Welcome to the ACF We Are Chefs Book Club! Our March 2019 book is Fruits of Eden: David Fairchild and America’s Plant Hunters. If it sounds like something you’d be interested in reading, we encourage you to pick up a copy at your local library and read along with us. Update us on your progress with the hashtag #ACFbookclub on Twitter, Facebook or Instagram, and we’ll hold a Facebook discussion at the end of the month.
Americans are quite familiar with Alexander Graham Bell, the inventor of the telephone. Yet few are as familiar with his son-in-law, David Fairchild, who helped to shape our modern diet.
Before Fairchild’s amazing plant discoveries, American cuisine was restricted to only the produce grown seasonally on local farms or preserved through canning or drying.
Fairchild dedicated his life to proving that America’s diet could not only be different — it could be better. His belief was based on the need for a free and open exchange of food plants, preferably new colorful tasty ones, from the different regions of the world.
As a young scientist, he lobbied endlessly for his belief and finally convinced the U.S. Department of Agriculture to sponsor a series of daring overseas explorations to locate and bring back foreign plants to enrich the American diet.
Amanda Harris’ book Fruits of Eden: David Fairchild and America’s Plant Hunters (University Press of Florida, 2015) vividly documents his nearly forgotten exploits and the small band of equally inspired botanists who traveled with him to the remotest regions of Africa, Asia, South America and Europe in the early 20th century.
Their search led them through remote dense jungles, past desert oases, and deep into lush mountain valleys to discover and return with new and flavor-rich plants, including navel oranges, Meyer lemons, honeydew melons, soybeans and avocados, to name just a few of their diet-changing discoveries.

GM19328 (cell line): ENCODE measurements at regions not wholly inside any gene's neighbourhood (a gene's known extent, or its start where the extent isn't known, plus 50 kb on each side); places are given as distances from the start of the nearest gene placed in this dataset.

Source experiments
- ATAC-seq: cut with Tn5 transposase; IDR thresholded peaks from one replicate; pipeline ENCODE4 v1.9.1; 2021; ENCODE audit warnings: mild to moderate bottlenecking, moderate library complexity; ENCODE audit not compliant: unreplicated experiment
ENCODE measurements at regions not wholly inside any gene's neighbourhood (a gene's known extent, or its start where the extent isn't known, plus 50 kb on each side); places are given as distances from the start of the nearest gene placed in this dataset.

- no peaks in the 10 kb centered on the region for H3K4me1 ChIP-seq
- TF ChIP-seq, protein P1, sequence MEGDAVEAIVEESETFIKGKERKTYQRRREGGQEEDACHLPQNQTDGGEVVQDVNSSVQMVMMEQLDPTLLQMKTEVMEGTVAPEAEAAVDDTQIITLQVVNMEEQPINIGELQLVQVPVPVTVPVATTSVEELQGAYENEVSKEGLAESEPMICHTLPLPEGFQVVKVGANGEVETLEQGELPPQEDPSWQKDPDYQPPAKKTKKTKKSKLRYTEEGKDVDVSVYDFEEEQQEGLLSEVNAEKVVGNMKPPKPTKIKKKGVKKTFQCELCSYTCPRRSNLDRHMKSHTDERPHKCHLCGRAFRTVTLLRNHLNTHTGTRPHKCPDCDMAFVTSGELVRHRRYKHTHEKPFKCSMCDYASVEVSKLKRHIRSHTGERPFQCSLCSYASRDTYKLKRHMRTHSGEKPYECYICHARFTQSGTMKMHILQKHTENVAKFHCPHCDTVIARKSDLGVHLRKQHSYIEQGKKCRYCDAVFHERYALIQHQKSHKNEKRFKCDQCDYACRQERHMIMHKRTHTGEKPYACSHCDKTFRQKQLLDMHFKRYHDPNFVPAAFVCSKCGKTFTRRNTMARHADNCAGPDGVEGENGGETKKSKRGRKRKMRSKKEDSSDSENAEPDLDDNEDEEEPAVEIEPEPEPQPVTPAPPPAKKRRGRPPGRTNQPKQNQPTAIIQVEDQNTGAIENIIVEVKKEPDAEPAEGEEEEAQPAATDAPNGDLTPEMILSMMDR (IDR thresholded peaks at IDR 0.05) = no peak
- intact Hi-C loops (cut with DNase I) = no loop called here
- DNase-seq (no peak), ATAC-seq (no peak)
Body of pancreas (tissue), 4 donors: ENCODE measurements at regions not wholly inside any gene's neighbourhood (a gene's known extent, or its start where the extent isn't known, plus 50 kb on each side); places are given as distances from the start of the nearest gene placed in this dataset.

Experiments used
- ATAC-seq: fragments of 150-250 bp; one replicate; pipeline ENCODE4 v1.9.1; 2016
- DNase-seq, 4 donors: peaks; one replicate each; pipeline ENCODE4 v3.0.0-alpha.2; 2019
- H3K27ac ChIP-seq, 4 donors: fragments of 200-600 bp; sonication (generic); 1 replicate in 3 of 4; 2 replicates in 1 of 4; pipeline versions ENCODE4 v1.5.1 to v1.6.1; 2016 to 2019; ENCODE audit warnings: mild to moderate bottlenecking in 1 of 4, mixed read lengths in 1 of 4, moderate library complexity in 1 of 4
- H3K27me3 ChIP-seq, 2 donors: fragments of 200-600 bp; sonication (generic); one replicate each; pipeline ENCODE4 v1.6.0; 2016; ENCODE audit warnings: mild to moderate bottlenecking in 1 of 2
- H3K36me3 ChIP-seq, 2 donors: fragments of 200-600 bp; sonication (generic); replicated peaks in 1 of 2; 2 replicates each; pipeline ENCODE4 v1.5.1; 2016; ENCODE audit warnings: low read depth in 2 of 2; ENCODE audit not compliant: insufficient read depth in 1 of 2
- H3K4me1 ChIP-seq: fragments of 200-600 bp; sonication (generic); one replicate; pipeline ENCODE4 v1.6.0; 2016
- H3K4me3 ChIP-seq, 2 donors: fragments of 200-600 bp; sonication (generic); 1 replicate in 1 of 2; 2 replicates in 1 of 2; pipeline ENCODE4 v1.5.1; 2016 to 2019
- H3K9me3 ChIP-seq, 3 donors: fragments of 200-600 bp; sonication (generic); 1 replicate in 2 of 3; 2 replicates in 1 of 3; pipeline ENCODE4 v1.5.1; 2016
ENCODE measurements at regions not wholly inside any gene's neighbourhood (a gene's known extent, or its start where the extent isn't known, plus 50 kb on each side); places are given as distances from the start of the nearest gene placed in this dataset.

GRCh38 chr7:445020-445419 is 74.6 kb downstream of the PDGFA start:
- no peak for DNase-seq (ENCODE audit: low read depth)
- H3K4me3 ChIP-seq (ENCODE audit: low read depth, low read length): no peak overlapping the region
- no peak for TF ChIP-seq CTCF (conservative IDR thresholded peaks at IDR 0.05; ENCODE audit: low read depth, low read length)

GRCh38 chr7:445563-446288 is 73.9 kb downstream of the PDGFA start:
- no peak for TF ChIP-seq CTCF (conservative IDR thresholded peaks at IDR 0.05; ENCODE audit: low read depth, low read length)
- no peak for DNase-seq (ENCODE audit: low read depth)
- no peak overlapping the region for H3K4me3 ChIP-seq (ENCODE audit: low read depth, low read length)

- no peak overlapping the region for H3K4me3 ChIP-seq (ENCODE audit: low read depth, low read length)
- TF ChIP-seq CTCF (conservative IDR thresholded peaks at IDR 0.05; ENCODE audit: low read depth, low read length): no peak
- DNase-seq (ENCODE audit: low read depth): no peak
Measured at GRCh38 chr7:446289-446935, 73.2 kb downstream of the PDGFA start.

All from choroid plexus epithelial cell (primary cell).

Their field research led to, not only a renaissance in the nation’s kitchens, but also to a revolution in agriculture, ensuring a continuous food supply for the nation through the diversification of crops and thereby established an enduring economic base for America’s farmers for decades to come.
Then, as now, there were those who fought against this broader, more inclusive view of world trade. Some individuals feared the new foods would contaminate America’s native crops, while others believed the enjoyment of “foreign foods” would lead Americans “morally astray.” Yes, there was a time when some Americans thought melons and avocados were too sinful to be savored!
Thankfully Fairchild fought against such repressive beliefs. As a result, today chefs can delight their guests with dishes that include ingredients from around the world. Harris’ well-researched book captures both the adventures and struggles of this largely unsung hero, whose courageous plant-gathering efforts continue to shape American menus to this very day.